OTTAWA -- Prime Minister Stephen Harper met with his finance minister and the Bank of Canada governor Tuesday as opposition parties said the Conservative government's focus on austerity could drive the country into a recession.
The charge was immediately rejected by Harper, who told the House of Commons the governing Tories are pursuing an economic plan that is widely respected.
Moreover, he said while his government is now implementing an "expansionary" spending policy, it is determined to eventually cut costs so the deficit can be eliminated.
The NDP and Liberals dismissed that defence, citing economic experts who have compared Harper to Herbert Hoover, the U.S. president who helped plunge his country into the Great Depression through austerity measures.
The political battle is being played out after Harper identified the economy as his priority this autumn, and in the wake of his recent warnings that the country's economic stability could be in danger in the face of a looming global economic slowdown.
Late Tuesday afternoon, Harper met in his parliamentary office with Finance Minister Jim Flaherty and Bank of Canada governor Mark Carney. The gathering came after Flaherty and Carney attended meetings with their international counterparts last week in Washington, D.C.
They briefed Harper on those sessions as the prime minister plans for a crucial gathering of G20 leaders in Cannes, France, in early November. Harper is calling for a co-ordinated international approach to deal with the looming global economic storm.
During a brief photo op at the start of the meeting, Harper noted he was in the U.S. last week -- in New York City -- and had discussions on the economy.
"I think we're all finding that people are pretty positive about what we're doing here, but we're in a world picture that is not so positive and that clearly is going to demand that we spend a little bit of time looking at it," he said.
Harper wants deficit-ridden G20 nations to adhere to promises made at the 2010 G20 summit in Toronto to reduce both their deficits and debts by agreed-upon targets.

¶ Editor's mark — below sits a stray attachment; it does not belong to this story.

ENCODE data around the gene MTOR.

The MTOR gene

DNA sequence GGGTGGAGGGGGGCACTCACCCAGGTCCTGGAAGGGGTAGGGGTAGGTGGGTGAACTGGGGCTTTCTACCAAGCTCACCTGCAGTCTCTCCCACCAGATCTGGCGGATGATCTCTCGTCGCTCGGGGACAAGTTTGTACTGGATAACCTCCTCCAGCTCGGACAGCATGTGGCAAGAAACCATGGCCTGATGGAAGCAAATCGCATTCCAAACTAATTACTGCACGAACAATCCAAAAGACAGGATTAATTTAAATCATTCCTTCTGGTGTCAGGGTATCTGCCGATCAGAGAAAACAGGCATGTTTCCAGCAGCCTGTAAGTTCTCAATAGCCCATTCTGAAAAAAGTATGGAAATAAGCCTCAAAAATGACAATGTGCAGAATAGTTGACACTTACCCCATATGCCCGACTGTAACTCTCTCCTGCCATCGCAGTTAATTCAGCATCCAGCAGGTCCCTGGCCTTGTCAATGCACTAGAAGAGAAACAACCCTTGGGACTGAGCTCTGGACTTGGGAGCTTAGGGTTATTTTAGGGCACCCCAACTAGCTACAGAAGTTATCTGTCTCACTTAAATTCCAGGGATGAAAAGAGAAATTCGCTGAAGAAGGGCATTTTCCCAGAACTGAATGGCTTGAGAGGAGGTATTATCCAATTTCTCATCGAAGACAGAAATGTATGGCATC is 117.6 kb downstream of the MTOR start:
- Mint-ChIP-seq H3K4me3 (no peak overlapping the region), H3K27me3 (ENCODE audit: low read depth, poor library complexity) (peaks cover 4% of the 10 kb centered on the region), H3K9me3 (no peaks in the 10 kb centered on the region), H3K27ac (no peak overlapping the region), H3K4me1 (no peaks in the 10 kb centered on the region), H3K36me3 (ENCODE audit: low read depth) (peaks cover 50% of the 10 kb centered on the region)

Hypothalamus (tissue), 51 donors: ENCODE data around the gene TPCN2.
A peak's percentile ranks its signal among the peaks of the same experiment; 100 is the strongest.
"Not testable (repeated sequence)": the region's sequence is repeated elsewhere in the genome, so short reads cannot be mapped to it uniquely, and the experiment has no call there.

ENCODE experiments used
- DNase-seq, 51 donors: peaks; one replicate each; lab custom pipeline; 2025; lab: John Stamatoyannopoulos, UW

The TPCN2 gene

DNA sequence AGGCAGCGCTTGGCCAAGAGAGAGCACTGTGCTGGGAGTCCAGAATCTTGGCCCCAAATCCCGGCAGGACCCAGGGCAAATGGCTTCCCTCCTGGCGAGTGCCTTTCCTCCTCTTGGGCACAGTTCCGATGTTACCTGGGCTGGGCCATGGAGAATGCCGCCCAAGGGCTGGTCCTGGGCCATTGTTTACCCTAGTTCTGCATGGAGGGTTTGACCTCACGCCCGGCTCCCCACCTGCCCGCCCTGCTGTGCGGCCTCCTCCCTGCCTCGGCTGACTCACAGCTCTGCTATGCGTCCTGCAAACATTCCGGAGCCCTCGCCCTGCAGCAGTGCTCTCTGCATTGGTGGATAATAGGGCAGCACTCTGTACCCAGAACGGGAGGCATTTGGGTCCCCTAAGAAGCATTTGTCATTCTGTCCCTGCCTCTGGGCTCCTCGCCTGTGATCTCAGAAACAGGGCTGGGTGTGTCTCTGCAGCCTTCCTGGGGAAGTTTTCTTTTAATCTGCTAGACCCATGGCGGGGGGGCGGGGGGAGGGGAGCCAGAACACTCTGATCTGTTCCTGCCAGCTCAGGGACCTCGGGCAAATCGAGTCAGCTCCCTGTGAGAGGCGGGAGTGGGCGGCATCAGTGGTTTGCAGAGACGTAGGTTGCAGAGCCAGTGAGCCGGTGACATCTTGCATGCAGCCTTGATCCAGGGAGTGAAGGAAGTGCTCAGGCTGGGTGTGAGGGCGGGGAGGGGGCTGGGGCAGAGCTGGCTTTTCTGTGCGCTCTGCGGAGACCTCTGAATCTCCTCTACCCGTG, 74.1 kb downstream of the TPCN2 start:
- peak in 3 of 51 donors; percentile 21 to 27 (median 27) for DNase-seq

Earlier Tuesday, Harper and Flaherty came under fire in the Commons for failing to produce an economic plan that will create jobs.
"The prime minister has taken no action to deal with the upcoming economic crisis," said interim NDP Leader Nycole Turmel. "Since Parliament has returned, there has been no initiative, no action plan."
She said the consensus among economists is the Canadian economy will slow down and face another recession -- noting a senior economist had already compared Harper to Hoover.
"Why won't the prime minister bring forward a job-creation plan?"
Harper said the government has one of the best job-creation records "in the entire industrialized world" and won't adopt the NDP's solution -- taxes on large corporations that the Conservatives say would kill jobs.
Interim Liberal Leader Bob Rae cited an economist who has written that Harper's "near-term fiscal tightening" shows he has learned nothing from Hoover's response to the Depression.
Harper again rejected the criticism.
"In fact we are running a very expansionary fiscal policy right now. But we are obviously undertaking good management, some modest savings to ensure that as the economy recovers, that we will in fact balance our budget and retain our fiscal advantage."
Under its budget plan, the government will slash $4 billion annually from government programs. The cabinet will spend this autumn deciding where the cuts should occur, and their decisions will be revealed in the 2012 budget.
Rae told reporters in addition to "fiscal discipline," Harper's government needs to boost the economy, creating jobs and more revenues for the government treasury.
"I don't think you can tighten your belt into growth," Rae said. "Their plan is completely incoherent... One day it's cuts, cuts, cuts, and the next day they say they're going to be flexible."
Last week, during speeches in the Canadian Parliament, Harper joined British Prime Minister David Cameron in issuing gloomy warnings that the world could be on the cusp of another recession unless key nations adopt some necessary economic measures.
-- Postmedia News